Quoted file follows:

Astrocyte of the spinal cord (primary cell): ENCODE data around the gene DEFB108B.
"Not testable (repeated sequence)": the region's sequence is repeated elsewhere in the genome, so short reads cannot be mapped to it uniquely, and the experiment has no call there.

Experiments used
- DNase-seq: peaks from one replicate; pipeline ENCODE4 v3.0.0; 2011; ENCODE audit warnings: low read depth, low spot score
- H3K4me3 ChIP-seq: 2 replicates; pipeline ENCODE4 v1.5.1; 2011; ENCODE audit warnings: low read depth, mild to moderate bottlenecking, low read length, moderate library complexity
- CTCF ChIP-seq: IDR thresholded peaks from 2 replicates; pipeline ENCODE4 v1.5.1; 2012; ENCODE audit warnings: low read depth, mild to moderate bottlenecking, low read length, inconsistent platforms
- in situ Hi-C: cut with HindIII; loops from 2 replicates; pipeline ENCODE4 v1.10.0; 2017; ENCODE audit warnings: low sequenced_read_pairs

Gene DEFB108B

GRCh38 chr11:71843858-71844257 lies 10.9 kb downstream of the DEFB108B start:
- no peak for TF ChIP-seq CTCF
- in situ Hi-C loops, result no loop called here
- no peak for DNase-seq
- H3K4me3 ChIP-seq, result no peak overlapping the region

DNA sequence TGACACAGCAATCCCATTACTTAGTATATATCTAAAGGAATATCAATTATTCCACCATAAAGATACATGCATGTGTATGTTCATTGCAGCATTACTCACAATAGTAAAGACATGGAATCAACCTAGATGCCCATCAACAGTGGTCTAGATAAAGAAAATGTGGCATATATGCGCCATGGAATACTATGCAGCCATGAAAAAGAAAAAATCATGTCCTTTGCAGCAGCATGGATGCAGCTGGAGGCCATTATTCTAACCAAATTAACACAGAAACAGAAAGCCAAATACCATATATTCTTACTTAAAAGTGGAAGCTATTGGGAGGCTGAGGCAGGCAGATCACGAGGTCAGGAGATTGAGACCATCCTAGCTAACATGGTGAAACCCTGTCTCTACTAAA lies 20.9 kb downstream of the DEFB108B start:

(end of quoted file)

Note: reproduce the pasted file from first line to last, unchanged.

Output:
Astrocyte of the spinal cord (primary cell): ENCODE data around the gene DEFB108B.
"Not testable (repeated sequence)": the region's sequence is repeated elsewhere in the genome, so short reads cannot be mapped to it uniquely, and the experiment has no call there.

Experiments used
- DNase-seq: peaks from one replicate; pipeline ENCODE4 v3.0.0; 2011; ENCODE audit warnings: low read depth, low spot score
- H3K4me3 ChIP-seq: 2 replicates; pipeline ENCODE4 v1.5.1; 2011; ENCODE audit warnings: low read depth, mild to moderate bottlenecking, low read length, moderate library complexity
- CTCF ChIP-seq: IDR thresholded peaks from 2 replicates; pipeline ENCODE4 v1.5.1; 2012; ENCODE audit warnings: low read depth, mild to moderate bottlenecking, low read length, inconsistent platforms
- in situ Hi-C: cut with HindIII; loops from 2 replicates; pipeline ENCODE4 v1.10.0; 2017; ENCODE audit warnings: low sequenced_read_pairs

Gene DEFB108B

GRCh38 chr11:71843858-71844257 lies 10.9 kb downstream of the DEFB108B start:
- no peak for TF ChIP-seq CTCF
- in situ Hi-C loops, result no loop called here
- no peak for DNase-seq
- H3K4me3 ChIP-seq, result no peak overlapping the region

DNA sequence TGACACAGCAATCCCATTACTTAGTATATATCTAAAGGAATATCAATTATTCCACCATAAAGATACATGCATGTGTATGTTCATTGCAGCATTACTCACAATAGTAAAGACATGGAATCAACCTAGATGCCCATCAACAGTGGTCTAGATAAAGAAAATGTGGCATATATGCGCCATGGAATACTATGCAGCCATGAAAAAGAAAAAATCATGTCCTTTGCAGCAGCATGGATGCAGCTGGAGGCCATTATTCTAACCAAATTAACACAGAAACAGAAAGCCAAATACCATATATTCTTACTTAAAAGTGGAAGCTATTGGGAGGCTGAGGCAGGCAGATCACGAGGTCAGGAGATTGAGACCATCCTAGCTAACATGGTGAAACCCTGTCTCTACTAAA lies 20.9 kb downstream of the DEFB108B start: